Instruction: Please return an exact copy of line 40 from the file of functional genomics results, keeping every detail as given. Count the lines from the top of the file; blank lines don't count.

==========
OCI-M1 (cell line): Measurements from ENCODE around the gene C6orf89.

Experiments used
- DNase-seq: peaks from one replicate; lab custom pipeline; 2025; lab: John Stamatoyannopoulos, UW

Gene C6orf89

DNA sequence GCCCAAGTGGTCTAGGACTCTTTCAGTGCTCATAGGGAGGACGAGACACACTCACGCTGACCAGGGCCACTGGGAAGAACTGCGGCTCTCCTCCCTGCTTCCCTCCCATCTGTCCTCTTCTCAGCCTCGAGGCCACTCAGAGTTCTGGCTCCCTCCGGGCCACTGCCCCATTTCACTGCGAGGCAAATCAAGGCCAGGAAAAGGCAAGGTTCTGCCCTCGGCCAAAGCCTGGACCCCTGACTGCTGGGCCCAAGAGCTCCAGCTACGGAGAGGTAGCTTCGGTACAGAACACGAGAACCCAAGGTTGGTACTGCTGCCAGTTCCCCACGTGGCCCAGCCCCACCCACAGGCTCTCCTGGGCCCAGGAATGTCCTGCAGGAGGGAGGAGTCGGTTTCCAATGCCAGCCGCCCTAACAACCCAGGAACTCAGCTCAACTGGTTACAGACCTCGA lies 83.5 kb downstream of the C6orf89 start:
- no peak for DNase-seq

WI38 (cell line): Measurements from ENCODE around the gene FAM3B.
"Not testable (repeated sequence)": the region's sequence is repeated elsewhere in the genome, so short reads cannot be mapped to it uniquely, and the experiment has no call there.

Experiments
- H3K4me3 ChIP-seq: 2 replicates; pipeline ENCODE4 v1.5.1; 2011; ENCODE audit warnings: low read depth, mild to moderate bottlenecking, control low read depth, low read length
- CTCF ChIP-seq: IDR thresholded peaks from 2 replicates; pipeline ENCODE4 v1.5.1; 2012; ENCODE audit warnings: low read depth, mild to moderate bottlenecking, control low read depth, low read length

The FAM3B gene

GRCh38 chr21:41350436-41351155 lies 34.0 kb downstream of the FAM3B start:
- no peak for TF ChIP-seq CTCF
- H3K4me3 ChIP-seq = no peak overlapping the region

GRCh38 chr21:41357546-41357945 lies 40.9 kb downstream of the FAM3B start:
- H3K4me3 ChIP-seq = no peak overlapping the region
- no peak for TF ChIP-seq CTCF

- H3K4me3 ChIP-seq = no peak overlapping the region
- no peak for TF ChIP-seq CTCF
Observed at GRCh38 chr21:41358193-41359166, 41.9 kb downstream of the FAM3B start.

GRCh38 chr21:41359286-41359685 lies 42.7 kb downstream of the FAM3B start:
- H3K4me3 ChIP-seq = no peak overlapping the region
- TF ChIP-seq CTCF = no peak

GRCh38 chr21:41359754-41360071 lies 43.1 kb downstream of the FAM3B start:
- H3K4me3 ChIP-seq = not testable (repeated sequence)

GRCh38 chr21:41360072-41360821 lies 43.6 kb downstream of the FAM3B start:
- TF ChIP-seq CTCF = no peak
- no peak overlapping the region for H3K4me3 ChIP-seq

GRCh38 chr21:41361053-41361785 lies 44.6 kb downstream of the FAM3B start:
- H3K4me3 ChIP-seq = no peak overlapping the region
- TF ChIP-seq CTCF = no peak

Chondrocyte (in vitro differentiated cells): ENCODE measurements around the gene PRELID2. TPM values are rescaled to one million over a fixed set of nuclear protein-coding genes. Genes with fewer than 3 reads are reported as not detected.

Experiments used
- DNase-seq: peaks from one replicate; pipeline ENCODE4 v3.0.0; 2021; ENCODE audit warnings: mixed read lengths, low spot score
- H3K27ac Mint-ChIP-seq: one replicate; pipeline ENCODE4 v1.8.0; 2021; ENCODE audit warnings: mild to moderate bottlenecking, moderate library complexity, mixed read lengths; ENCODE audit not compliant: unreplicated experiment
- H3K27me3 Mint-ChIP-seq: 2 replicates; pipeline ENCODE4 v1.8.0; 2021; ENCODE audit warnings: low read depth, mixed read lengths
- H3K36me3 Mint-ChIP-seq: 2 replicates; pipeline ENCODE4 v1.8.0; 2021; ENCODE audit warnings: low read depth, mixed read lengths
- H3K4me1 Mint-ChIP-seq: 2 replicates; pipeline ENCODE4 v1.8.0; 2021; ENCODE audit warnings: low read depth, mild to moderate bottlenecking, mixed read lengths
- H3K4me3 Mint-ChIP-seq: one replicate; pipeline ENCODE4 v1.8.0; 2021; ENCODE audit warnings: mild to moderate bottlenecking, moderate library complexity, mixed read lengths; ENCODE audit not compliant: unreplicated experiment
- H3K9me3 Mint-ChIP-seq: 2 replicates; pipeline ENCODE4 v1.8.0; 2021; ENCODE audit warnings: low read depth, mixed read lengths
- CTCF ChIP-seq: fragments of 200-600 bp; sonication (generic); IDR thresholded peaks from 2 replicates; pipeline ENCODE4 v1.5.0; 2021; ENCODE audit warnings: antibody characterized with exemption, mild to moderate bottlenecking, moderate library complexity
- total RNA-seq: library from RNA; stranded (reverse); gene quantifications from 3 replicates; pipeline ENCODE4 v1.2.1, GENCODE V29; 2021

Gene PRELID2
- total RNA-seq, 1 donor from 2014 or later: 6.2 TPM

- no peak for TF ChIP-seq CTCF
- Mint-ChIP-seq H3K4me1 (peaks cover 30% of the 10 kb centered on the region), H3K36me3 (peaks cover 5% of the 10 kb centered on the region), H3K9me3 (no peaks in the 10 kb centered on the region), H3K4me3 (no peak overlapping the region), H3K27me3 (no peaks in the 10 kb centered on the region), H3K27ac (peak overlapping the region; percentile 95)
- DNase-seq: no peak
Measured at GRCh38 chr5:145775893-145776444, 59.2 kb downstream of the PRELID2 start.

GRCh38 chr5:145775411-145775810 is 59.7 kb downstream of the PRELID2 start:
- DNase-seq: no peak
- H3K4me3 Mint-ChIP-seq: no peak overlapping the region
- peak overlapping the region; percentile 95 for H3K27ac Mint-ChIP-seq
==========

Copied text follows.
- H3K4me3 Mint-ChIP-seq: one replicate; pipeline ENCODE4 v1.8.0; 2021; ENCODE audit warnings: mild to moderate bottlenecking, moderate library complexity, mixed read lengths; ENCODE audit not compliant: unreplicated experiment